Replica shirts bearing his name are flying off the shelves, followers are flocking by the million to his new club’s social media accounts and TV rights suddenly look a bargain: Lionel Messi’s arrival in Paris has set the money train in motion.
Paris Saint-Germain chairman Nasser al-Khelaifi bluntly told reporters on Wednesday (Aug 12) that people would be “shocked” by the revenue the 34-year-old six-time Ballon d’Or winner would bring to the football club he joined as a free agent the previous day.
In PSG’s flagship shop in central Paris, one fan who queued two hours to buy a Messi shirt as soon as the Argentinian signed, was more than happy to part with the €165 (S$263) his purchase cost him.
“I just had to come and buy it,” 18-year-old Jonathan Bouyer Msied said, beaming. “It will bring PSG a lot of money, and it will bring fans a lot of fun and joy. There’s something in it for everyone, and everybody will be happy.”
Amazon, which in June won the rights to broadcast 80 per cent of the top French division’s matches at a fraction of the original price after partner Mediapro pulled out, is certainly among the winners, said sports marketing expert Vincent Chaudel.
“Amazon… already got its early Christmas present in June and now just won the lottery. Broadcasting so many matches for so little money, with (Messi) on top of that … it’s all a big win,” said Chaudel.
“The second winner is PSG, which will consolidate its spot among the world’s biggest clubs.”
Chaudel expected, however, that the actual financial impact, for which the club has not given estimates, would be less than when Brazilian forward Neymar joined the deep-pocketed PSG – like Messi from Catalan giant FC Barcelona – in 2017.
“That’s simply because Neymar arrived just before sponsorship and shirt deals were renegotiated,” whereas they are now locked in until 2032, he said.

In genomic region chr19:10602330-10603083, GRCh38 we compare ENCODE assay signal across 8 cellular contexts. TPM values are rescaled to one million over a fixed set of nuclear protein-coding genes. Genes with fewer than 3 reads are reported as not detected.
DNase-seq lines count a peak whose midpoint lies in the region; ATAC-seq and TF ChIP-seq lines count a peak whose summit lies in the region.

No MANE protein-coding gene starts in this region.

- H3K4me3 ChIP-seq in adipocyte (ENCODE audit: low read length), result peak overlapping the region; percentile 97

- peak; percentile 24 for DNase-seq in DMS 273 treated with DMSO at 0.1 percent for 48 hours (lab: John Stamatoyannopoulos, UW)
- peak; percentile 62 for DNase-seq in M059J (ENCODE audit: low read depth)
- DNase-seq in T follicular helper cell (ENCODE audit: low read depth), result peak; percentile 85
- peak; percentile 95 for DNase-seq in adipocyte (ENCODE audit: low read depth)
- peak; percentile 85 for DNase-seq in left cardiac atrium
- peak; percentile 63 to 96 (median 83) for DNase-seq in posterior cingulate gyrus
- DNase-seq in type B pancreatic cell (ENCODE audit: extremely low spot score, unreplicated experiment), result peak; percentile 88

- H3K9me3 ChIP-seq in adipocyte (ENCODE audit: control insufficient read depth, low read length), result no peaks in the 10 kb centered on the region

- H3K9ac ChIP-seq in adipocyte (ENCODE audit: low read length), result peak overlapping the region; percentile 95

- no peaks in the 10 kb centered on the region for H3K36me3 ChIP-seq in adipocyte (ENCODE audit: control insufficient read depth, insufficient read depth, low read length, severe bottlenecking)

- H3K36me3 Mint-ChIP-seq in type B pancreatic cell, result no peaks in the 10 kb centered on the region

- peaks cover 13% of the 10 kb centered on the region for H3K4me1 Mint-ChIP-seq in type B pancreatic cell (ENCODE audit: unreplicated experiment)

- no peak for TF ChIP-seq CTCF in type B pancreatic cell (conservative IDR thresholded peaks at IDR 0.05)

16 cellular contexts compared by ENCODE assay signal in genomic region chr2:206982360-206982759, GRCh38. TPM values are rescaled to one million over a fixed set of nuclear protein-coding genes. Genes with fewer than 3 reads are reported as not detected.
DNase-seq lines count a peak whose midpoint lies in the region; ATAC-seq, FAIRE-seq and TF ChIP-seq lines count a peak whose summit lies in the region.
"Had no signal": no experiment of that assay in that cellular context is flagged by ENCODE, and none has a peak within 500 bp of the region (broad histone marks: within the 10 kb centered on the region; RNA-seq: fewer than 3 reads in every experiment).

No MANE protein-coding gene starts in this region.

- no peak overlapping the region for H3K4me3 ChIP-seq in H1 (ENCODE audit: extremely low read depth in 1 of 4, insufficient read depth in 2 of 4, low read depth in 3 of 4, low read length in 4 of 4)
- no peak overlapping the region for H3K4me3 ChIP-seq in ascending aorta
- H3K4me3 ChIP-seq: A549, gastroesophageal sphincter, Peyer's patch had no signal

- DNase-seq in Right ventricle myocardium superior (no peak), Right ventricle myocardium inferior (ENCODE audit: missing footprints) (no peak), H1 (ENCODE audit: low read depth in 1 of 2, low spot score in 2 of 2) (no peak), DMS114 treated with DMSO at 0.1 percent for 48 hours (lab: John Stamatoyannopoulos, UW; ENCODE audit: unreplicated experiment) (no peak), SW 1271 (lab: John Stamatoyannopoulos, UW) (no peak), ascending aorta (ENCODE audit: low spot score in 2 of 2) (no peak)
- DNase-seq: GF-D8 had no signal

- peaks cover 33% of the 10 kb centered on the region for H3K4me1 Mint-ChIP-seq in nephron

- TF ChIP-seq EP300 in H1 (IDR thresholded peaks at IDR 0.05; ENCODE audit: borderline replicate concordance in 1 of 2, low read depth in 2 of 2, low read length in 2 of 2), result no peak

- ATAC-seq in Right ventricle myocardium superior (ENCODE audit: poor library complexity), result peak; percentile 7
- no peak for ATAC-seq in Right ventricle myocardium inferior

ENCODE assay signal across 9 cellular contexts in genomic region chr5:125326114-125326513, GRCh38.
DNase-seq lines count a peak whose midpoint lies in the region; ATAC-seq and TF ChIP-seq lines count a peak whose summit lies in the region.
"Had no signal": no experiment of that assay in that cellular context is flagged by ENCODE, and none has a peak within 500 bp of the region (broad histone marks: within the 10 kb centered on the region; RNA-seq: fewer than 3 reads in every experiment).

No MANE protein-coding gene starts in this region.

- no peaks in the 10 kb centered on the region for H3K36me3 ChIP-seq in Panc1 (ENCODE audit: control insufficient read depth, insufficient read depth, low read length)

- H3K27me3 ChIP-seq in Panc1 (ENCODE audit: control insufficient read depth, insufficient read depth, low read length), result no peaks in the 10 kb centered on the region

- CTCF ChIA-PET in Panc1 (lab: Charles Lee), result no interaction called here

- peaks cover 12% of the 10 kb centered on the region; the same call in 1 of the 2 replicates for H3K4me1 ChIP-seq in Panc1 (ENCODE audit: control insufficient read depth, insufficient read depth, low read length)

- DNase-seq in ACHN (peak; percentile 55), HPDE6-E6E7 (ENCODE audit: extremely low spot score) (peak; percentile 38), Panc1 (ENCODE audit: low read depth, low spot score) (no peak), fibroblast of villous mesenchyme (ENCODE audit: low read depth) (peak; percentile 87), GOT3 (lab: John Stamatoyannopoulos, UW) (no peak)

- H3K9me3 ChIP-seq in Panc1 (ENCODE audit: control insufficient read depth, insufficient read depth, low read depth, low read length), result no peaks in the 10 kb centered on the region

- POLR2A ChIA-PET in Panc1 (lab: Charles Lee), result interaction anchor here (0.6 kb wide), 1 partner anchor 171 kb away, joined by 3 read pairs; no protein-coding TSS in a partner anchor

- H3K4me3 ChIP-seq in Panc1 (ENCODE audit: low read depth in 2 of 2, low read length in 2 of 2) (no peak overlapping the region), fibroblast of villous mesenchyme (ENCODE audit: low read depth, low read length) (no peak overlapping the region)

Amazon and Nike, which has a kit deal with PSG, did not immediately return requests for comment, and PSG has been similarly silent on Messi’s salary package.
Social media frenzy
On social media, however, the numbers became visible as soon as rumours of a possible transfer to PSG started.
According to activity tracker Talkwalker, from Friday evening to Tuesday evening, PSG gained three million followers, including 2.1 million on Instagram and 611,000 thousand on Facebook. An estimate by Front Office Sports showed a 4.5 million increase on Instagram alone over the past 24 hours.
In comments this year, FC Barcelona president Joan Laporta credited Messi for roughly a third of the club’s income. Consultants BrandFinance estimated his departure could decrease Barca’s brand value by 11 per cent.
Chaudel, a co-founder of sports business think-tank Observatoire du Sport-Business, estimated Messi’s arrival could boost PSG’s value by 10-20 per cent. In April, Forbes valued the club at US$2.5 billion (S$3.4 billion).
For some back in the club shop, the shift of allegiance was already taking place.
“I’m a big Barcelona fan, a Messi fan, I’ll follow him anywhere he goes,” 18-year-old Adiel Ramirez said. Not previously a particular fan of PSG, “I will definitely root for them now that Messi is here,” he added.